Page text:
Any statistical hypothesis test in which the sampling distribution of the test statistic is a chi-squared distribution when the null hypothesis is true. It is *asymptotically* true, meaning that the sampling distribution (if the null hypothesis is true) can be made to approximate a chi-squared distribution as closely as desired by making the sample size large enough.

If a sample of size *n* is taken from a population having a normal distribution, then there is a result (see distribution of the sample variance) which allows a test to be made of whether the variance of the population has a pre-determined value.

**Main Objective – **to determine whether there is a significant difference between the expected frequencies and the observed frequencies in one or more categories.

Chi Square Requirements

- Quantitative data.
- One or more categories.
- Independent observations.
- Adequate sample size (at least 10)
- Simple random sample.
- Data in frequency form.
- All observations must be used.

7.

Step by Step procedure for doing the same

- State the hypothesis being tested and the predicted results. Gather the data by conducting the proper experiment (or, if working genetics problems, use the data provided in the problem).
- Determine the expected numbers for each observational class. Remember to use numbers, not percentages
- Calculate
^{chi }square using the formula. Complete all calculations to three significant digits. Round off your answer to two significant digits. - Use the chi-square distribution table to determine significance of the value.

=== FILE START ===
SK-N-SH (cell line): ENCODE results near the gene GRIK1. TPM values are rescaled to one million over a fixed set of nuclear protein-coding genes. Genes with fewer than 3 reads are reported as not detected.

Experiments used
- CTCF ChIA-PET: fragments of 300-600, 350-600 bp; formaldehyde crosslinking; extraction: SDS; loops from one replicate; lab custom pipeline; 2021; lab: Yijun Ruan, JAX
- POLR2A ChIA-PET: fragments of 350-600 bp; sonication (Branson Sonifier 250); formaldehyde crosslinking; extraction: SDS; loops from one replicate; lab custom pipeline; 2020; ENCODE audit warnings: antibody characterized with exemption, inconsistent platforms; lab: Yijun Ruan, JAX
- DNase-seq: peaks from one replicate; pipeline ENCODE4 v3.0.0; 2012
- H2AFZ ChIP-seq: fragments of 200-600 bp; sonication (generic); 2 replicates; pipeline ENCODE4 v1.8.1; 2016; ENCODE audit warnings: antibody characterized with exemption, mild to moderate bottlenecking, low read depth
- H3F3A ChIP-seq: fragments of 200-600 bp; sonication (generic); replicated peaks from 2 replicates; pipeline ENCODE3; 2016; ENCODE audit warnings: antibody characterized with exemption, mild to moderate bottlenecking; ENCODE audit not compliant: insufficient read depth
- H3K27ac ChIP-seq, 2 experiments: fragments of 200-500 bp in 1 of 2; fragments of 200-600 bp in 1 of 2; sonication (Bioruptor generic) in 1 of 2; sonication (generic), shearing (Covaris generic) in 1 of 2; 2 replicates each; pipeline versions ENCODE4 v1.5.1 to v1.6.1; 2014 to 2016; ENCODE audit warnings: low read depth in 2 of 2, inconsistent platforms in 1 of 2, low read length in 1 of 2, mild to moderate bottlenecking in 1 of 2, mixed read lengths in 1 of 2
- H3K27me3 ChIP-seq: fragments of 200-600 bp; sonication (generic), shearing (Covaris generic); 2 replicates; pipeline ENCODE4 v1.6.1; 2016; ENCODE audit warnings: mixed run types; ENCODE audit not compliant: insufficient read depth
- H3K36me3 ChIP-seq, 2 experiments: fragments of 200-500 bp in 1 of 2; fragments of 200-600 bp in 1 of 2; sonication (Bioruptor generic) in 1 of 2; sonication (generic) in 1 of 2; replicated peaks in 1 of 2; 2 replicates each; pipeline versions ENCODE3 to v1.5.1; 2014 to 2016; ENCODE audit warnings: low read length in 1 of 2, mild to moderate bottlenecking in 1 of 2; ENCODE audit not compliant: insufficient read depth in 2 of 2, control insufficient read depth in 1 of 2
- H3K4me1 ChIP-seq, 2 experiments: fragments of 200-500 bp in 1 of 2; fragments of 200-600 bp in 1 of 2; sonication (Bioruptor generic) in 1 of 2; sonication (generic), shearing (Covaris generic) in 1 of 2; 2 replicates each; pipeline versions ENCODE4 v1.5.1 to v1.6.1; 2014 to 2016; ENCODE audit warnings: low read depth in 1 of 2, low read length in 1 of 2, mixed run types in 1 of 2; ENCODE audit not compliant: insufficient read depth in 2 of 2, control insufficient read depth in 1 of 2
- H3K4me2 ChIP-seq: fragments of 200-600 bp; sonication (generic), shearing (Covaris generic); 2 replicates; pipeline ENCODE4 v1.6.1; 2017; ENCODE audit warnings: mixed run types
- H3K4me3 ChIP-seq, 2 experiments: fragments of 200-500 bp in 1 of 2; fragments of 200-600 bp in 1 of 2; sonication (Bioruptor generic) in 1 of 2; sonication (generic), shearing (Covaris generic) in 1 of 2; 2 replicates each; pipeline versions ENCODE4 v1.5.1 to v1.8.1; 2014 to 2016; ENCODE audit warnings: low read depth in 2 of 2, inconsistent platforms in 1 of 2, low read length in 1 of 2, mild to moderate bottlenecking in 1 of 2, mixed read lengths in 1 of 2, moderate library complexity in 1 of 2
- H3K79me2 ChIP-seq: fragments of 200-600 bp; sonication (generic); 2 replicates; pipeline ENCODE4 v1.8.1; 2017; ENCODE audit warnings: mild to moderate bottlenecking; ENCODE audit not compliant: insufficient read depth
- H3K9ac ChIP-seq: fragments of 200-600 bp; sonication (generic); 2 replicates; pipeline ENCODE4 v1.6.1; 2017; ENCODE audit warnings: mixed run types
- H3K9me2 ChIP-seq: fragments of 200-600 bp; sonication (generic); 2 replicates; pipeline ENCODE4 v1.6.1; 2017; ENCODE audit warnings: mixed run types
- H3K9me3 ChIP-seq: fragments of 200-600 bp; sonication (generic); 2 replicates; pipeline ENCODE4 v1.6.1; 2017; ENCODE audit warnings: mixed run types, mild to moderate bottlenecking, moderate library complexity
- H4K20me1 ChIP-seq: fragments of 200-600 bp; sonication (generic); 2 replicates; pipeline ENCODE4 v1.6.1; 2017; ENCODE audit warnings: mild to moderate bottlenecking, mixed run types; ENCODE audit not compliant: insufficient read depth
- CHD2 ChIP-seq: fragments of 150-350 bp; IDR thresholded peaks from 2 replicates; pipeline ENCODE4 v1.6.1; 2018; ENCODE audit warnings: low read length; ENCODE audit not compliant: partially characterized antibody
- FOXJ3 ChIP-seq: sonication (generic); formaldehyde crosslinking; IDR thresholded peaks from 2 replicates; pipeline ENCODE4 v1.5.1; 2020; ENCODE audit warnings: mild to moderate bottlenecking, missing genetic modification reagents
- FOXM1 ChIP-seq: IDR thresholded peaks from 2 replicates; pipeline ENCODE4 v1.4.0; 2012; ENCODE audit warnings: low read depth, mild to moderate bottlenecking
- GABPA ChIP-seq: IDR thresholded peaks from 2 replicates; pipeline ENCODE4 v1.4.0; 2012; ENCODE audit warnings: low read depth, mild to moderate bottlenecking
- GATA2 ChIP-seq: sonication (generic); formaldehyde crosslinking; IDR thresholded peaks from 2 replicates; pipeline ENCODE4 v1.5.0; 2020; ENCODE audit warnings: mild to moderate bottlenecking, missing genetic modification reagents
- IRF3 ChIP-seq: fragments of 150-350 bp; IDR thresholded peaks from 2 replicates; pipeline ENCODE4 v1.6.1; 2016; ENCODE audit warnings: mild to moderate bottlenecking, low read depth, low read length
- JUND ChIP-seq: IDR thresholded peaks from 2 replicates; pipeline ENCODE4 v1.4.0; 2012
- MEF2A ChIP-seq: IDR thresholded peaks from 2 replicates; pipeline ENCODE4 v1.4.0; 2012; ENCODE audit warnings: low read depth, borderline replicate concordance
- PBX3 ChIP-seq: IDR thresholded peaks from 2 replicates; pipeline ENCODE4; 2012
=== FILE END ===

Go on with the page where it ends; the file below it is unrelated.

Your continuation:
a.) Determine degrees of freedom and locate the value in the appropriate column.

b.) Locate the value closest to your calculated *chi ^{2}* on that degrees of freedom

*df*row.

c.) Move up the column to determine the p value.

5. State your conclusion in terms of your hypothesis.

a.) If the *p* value for the calculated ^{2} is *p > *0.05, accept your hypothesis. ‘The deviation is small enough that chance alone accounts for it. A *p* value of 0.6, for example, means that there is a 60% probability that any deviation from expected is due to chance only. This is within the range of acceptable deviation.

b.) If the p value for the calculated ^{2} is *p < *0.05, reject your hypothesis, and conclude that some factor other than chance is operating for the deviation to be so great. For example, a p value of 0.01 means that there is only a 1% chance that this deviation is due to chance alone. Therefore, other factors must be involved.

By:

Uttpreksha

13PGP057

Group 7 ,Section A